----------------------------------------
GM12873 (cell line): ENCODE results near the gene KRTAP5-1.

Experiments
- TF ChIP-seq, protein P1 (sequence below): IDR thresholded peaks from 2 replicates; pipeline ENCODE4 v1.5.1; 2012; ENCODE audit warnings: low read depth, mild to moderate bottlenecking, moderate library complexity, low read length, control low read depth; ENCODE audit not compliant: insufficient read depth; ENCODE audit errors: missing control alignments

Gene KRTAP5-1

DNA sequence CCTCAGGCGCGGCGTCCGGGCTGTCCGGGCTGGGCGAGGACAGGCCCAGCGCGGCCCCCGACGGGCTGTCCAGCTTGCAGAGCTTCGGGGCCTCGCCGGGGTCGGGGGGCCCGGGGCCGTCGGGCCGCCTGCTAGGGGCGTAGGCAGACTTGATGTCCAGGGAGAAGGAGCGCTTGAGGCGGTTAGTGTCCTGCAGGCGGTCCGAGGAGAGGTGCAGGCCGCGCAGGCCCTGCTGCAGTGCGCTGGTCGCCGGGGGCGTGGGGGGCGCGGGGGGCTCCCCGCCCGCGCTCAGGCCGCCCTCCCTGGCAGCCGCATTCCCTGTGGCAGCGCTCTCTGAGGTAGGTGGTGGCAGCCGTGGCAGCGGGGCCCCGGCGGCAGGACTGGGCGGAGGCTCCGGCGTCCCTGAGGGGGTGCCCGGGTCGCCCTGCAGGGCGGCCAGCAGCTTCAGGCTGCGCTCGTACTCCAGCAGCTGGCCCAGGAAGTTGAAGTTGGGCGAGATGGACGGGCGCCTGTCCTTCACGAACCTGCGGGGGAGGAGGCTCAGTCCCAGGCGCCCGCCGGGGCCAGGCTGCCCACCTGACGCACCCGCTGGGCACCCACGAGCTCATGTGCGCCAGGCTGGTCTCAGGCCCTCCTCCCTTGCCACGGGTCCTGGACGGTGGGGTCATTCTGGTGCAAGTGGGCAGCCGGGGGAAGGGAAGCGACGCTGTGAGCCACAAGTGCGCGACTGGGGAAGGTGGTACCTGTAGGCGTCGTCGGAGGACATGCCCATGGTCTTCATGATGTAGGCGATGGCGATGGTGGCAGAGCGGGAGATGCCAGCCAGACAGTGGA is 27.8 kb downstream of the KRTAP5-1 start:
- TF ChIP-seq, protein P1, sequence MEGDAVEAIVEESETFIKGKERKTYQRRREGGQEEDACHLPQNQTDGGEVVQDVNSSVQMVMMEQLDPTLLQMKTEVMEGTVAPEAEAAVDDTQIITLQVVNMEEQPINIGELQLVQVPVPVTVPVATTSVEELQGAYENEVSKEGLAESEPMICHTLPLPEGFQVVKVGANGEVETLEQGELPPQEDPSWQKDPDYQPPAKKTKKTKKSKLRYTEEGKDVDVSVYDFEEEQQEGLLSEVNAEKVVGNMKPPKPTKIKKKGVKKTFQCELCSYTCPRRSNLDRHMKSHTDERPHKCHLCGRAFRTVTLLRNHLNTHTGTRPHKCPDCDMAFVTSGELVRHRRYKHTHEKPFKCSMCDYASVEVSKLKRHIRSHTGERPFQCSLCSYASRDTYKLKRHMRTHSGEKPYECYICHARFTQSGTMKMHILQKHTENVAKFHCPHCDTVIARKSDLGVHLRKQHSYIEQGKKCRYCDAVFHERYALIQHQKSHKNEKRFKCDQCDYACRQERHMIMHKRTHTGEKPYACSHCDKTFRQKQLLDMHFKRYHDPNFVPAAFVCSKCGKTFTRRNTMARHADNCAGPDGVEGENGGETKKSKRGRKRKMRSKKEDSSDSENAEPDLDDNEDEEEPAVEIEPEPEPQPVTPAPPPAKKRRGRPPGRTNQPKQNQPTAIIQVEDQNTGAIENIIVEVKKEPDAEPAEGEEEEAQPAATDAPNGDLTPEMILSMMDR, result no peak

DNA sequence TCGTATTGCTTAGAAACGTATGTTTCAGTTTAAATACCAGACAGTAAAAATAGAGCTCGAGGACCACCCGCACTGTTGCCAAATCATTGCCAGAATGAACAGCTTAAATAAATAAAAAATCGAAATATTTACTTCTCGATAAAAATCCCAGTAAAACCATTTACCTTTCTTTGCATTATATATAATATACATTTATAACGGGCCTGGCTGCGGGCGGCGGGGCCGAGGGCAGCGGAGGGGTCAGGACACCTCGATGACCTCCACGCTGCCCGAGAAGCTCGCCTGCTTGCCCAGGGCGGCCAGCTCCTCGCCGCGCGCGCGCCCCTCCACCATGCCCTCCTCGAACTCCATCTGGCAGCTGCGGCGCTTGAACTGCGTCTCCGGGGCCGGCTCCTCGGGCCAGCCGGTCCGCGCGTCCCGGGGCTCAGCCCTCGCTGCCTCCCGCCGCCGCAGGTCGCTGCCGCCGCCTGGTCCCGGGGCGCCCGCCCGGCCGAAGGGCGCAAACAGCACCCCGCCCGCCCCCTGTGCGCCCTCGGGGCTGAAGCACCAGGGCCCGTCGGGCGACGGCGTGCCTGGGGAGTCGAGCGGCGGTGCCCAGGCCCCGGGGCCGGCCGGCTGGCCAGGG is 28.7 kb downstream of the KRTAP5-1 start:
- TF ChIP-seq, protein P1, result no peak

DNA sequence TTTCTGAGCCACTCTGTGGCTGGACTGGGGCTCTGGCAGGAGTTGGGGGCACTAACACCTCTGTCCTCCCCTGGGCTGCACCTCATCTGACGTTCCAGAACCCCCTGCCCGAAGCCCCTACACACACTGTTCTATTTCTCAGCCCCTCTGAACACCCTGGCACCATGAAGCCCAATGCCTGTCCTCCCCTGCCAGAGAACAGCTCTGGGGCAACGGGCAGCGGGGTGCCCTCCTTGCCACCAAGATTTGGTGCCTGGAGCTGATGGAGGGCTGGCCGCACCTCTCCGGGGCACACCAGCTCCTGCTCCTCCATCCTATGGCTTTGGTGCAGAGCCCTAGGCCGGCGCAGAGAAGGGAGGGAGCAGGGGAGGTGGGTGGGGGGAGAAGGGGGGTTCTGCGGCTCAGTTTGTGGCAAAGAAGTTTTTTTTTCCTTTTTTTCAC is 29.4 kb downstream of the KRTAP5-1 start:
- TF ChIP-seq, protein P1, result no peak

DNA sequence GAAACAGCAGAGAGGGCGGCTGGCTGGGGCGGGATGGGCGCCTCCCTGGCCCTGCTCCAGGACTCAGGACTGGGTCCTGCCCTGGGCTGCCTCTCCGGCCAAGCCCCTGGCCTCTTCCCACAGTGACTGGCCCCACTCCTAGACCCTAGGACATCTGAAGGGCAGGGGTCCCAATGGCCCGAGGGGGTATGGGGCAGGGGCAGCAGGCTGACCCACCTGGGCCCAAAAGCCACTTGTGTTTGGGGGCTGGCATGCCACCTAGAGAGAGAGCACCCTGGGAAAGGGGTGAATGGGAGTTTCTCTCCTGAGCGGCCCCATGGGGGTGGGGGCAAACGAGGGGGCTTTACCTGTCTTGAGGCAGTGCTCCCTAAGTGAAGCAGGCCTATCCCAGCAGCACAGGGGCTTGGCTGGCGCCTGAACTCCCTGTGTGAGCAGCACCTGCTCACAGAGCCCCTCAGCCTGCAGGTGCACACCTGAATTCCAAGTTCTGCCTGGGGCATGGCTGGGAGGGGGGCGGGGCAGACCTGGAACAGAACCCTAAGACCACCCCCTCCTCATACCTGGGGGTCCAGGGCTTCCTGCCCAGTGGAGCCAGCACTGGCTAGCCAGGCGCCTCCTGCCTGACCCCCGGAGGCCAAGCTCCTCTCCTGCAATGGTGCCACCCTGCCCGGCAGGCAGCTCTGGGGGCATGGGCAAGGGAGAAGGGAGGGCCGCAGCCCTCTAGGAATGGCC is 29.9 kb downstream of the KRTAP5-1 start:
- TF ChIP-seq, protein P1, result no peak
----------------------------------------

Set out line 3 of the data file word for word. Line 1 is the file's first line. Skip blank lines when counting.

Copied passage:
- TF ChIP-seq, protein P1 (sequence below): IDR thresholded peaks from 2 replicates; pipeline ENCODE4 v1.5.1; 2012; ENCODE audit warnings: low read depth, mild to moderate bottlenecking, moderate library complexity, low read length, control low read depth; ENCODE audit not compliant: insufficient read depth; ENCODE audit errors: missing control alignments